tips and tidbits on your
"advanced review copy" package
You'd think the bound version of the Advanced Reading (or review) copy of your manuscript would be what reviewers want. It's nice, polished, you've spent a lot of time and care with it, not to mention is cost a good chunk of your promotional budget, only to find out reviewers are as picky about what they like in a story as they are about what they'd like in your Advanced Reading Copy package. Remember that while it might seemed tedious, finding out what people want before hand might just save a few dollars, (which adds up in the long run). Take some time via a few e-mail correspondence to introduce yourself, to tell the reviewer briefly that you'd like to send your ARC package for a review post or a book quote for your website or exactly wherever you plan to use a positive snippet of what they have to say about your story. Remember also that as you are inquiring about how they'd prefer your submission sent, unbound vs. bound, including a press kit in case they have space either on a site or in magazine, etc., to mention some information about you, you also want to make contact with them to ensure they have the time they need to read your story. While this may be a given, people who do reviews are regular Joe's just like the rest of us. They have families and real 9 to 5's and get backlogged and behind. After you've done all that, consider your entire package checklist and don't forget to check each item off.
Advanced Review Copy Checklist -
1. COVER LETTER - something short that says what's enclosed, what you expect (are they just reviewing to post on Amazon.com, and other sites that allow reviews? If they have a website, like the RAWSistaz Reviewers and other sites, suggest being a possible author of the month, that you'd love to be the guest for their monthly chat, or whatever other special events they host listed on their site. It never hurts to ask, they can only say but they won't say anything at all if you don't ask. Don't forget to thank them for their time and "please enjoy" or "I hope you enjoy " story title" ". Remind them of how you heard about them, whether you spoke with someone initially over e-mail and the approximate month you were in contact with them. You don't need to know the exact date, a generalization (the month, a couple months back) will do. This will help to refresh their memory.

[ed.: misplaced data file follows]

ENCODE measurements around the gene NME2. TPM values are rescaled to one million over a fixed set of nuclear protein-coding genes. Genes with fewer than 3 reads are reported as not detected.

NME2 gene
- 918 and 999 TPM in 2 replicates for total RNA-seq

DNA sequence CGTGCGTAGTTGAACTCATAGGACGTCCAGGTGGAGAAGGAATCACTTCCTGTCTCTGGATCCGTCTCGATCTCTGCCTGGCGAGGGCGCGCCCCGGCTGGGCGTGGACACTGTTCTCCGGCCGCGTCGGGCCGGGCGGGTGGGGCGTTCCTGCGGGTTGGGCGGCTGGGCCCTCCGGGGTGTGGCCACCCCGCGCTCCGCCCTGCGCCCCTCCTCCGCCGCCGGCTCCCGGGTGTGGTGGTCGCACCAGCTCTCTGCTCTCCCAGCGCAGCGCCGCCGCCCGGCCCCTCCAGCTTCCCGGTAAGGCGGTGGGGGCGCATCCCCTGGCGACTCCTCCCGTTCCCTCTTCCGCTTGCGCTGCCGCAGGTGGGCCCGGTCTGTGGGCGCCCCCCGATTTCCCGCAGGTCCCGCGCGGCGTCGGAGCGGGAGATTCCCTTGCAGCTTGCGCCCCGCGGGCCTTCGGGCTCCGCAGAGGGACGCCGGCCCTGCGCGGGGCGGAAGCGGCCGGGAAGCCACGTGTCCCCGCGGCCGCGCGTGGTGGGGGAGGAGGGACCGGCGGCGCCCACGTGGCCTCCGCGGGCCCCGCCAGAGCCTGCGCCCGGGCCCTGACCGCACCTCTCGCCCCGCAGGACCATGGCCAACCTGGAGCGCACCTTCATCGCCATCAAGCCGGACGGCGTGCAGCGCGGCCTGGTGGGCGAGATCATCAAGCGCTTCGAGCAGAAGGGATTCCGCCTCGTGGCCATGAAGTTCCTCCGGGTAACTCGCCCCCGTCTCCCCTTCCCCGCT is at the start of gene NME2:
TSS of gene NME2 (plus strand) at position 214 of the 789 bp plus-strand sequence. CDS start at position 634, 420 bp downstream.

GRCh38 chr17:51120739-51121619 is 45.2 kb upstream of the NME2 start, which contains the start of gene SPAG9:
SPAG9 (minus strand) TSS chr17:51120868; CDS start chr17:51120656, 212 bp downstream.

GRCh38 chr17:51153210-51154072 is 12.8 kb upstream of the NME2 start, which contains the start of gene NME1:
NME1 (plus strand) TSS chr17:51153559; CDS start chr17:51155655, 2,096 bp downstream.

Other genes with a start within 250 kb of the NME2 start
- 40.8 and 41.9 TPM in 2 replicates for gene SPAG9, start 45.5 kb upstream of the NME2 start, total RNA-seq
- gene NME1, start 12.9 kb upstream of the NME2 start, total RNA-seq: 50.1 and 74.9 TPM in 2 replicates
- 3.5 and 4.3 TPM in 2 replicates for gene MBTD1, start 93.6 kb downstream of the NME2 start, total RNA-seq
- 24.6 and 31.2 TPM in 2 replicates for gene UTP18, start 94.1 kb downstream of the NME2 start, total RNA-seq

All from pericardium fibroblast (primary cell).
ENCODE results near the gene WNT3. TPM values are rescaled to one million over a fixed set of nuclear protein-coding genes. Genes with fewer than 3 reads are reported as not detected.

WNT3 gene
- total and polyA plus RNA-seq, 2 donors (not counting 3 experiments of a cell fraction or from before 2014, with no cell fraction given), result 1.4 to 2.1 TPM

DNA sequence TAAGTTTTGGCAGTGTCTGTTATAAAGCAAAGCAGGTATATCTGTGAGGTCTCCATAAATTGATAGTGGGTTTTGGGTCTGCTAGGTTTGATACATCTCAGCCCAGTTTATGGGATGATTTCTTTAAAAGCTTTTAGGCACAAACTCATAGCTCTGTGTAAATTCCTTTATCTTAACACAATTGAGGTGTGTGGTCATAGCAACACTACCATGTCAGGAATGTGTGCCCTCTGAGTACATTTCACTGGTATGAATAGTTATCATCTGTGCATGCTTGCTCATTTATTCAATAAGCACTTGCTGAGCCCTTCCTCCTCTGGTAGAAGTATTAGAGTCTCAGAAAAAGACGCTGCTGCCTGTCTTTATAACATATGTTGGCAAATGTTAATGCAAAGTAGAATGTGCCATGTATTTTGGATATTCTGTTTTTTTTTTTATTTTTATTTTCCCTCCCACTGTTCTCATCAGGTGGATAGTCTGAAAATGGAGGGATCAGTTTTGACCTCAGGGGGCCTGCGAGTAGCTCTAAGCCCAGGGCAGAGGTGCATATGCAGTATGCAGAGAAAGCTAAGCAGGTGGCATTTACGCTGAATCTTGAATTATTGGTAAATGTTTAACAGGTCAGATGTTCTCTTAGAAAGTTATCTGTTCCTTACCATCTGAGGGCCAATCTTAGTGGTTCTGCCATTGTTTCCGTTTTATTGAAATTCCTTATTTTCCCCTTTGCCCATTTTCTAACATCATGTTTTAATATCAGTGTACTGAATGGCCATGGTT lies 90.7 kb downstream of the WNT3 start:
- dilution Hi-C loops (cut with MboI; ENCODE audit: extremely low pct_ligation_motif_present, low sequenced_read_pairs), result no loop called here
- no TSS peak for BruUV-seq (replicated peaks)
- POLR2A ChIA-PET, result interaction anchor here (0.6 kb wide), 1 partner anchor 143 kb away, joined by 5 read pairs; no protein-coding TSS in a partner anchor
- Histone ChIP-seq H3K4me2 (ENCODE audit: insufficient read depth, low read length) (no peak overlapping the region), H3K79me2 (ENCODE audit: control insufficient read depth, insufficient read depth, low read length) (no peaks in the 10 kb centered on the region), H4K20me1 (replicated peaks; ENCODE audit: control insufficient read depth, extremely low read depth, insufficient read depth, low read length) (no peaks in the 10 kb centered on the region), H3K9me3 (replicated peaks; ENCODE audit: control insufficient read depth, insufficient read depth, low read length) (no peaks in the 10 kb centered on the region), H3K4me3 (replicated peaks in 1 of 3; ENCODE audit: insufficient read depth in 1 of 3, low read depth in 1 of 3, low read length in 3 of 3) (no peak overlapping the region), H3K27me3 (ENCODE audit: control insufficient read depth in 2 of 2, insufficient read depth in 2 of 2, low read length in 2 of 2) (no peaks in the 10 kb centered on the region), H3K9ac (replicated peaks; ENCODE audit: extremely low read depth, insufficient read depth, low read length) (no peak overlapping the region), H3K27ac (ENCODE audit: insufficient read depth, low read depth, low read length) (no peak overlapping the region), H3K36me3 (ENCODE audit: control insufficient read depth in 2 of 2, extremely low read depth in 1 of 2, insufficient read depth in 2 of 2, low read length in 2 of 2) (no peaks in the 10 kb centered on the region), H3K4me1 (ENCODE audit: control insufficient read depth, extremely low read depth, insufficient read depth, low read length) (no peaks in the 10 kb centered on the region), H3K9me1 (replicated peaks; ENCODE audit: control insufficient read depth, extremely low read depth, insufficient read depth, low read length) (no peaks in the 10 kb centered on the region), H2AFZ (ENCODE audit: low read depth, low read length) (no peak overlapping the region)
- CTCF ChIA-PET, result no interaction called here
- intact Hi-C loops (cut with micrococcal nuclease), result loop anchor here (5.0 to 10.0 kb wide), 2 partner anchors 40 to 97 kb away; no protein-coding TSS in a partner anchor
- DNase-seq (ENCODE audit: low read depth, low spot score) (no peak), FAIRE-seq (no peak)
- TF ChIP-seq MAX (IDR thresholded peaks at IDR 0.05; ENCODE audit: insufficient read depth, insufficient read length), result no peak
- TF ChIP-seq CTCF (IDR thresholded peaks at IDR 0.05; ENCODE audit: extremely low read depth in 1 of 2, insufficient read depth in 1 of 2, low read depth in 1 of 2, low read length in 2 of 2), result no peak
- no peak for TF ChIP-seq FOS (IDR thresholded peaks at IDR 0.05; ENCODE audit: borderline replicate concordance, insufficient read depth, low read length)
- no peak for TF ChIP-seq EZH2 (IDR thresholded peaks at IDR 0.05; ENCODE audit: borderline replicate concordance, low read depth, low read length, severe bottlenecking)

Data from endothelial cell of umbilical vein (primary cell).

2. THE MANUSCRIPT -Do a double check to ensure all the pages are in order. Nothing would urk a reviewer more than having to search for the next page.
3. PRESS KIT - a must, even if you don't have a ton of things to put into your press kit, the standard things you should have created whether you've been on the map or are just entering into the realm of writing include:
-Photo (a good one, can be B&W or color)
-Publications list, if you've written any articles, (paid or non-paid) if they're floating around cyberspace be sure to list them, title, publication date, and location.